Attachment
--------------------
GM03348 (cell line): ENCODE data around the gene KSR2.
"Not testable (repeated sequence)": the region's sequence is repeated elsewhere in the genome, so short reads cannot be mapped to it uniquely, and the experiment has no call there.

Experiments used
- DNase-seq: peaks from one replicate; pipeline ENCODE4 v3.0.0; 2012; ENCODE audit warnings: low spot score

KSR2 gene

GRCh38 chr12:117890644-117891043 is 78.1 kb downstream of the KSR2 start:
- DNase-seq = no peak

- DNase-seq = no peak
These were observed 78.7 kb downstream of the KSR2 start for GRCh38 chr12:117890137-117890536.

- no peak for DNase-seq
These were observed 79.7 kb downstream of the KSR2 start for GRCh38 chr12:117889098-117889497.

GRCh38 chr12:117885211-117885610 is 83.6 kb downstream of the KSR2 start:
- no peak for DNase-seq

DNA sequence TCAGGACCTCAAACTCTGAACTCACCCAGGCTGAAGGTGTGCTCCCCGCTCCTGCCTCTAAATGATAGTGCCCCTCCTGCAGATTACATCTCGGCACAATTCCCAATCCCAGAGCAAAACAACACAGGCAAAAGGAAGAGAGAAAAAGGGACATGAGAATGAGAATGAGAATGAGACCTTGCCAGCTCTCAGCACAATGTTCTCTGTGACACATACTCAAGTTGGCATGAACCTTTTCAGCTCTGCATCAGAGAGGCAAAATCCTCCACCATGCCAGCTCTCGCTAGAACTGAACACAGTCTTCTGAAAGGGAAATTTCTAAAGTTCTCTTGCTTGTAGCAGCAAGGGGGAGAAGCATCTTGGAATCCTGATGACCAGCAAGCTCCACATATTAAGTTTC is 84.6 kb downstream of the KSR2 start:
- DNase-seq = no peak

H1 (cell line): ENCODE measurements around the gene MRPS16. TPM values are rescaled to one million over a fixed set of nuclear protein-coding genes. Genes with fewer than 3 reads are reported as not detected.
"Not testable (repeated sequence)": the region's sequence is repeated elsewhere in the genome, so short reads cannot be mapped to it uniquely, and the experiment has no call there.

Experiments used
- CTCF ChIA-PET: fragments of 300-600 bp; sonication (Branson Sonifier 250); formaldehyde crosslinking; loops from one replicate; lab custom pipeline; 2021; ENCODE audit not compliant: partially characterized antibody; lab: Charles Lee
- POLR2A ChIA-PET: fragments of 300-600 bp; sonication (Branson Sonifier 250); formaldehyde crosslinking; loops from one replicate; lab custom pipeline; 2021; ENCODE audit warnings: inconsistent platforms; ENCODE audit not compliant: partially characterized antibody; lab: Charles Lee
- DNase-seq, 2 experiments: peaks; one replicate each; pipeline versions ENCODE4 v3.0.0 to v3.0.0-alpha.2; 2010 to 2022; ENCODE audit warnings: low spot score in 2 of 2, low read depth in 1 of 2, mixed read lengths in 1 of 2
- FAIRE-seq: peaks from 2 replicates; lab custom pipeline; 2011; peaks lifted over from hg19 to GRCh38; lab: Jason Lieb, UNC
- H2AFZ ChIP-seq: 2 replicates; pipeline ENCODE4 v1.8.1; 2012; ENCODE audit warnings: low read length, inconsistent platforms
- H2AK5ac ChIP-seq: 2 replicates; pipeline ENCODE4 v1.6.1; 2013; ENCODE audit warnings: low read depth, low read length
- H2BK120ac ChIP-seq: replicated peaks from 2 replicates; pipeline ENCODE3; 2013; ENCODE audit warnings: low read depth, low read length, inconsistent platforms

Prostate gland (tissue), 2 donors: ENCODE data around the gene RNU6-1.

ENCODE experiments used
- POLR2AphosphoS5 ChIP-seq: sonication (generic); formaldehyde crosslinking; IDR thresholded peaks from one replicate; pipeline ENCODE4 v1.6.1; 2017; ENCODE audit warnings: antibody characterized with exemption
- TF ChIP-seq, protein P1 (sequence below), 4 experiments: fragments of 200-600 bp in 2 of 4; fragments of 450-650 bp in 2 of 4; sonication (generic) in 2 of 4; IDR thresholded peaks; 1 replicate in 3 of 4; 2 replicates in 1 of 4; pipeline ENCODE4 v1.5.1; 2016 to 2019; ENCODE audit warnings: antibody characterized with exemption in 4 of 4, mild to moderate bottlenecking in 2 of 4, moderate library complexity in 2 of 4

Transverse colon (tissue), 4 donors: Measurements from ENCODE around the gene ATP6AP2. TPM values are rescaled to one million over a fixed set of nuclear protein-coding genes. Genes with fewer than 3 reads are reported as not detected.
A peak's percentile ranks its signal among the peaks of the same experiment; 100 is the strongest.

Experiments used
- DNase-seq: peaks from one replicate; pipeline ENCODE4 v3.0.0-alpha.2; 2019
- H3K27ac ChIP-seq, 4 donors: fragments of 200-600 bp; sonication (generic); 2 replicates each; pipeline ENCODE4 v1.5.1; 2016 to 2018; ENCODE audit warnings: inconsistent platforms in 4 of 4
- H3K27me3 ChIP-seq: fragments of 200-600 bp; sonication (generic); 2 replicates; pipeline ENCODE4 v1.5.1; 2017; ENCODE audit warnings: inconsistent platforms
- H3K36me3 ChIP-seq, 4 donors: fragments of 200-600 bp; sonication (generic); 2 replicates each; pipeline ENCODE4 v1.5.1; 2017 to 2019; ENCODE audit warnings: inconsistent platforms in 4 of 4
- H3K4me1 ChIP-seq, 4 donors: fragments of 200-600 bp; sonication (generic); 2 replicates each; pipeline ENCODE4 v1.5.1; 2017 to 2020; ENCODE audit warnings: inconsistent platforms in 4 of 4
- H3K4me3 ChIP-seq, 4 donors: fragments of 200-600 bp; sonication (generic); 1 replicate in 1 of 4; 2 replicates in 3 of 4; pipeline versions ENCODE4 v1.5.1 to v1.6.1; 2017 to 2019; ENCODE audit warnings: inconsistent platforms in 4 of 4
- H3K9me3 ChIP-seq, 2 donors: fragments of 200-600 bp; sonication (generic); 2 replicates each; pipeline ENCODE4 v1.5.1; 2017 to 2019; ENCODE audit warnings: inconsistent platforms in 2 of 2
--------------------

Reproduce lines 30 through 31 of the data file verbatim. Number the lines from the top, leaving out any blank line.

Transverse colon (tissue), 4 donors: Measurements from ENCODE around the gene ATP6AP2. TPM values are rescaled to one million over a fixed set of nuclear protein-coding genes. Genes with fewer than 3 reads are reported as not detected.
A peak's percentile ranks its signal among the peaks of the same experiment; 100 is the strongest.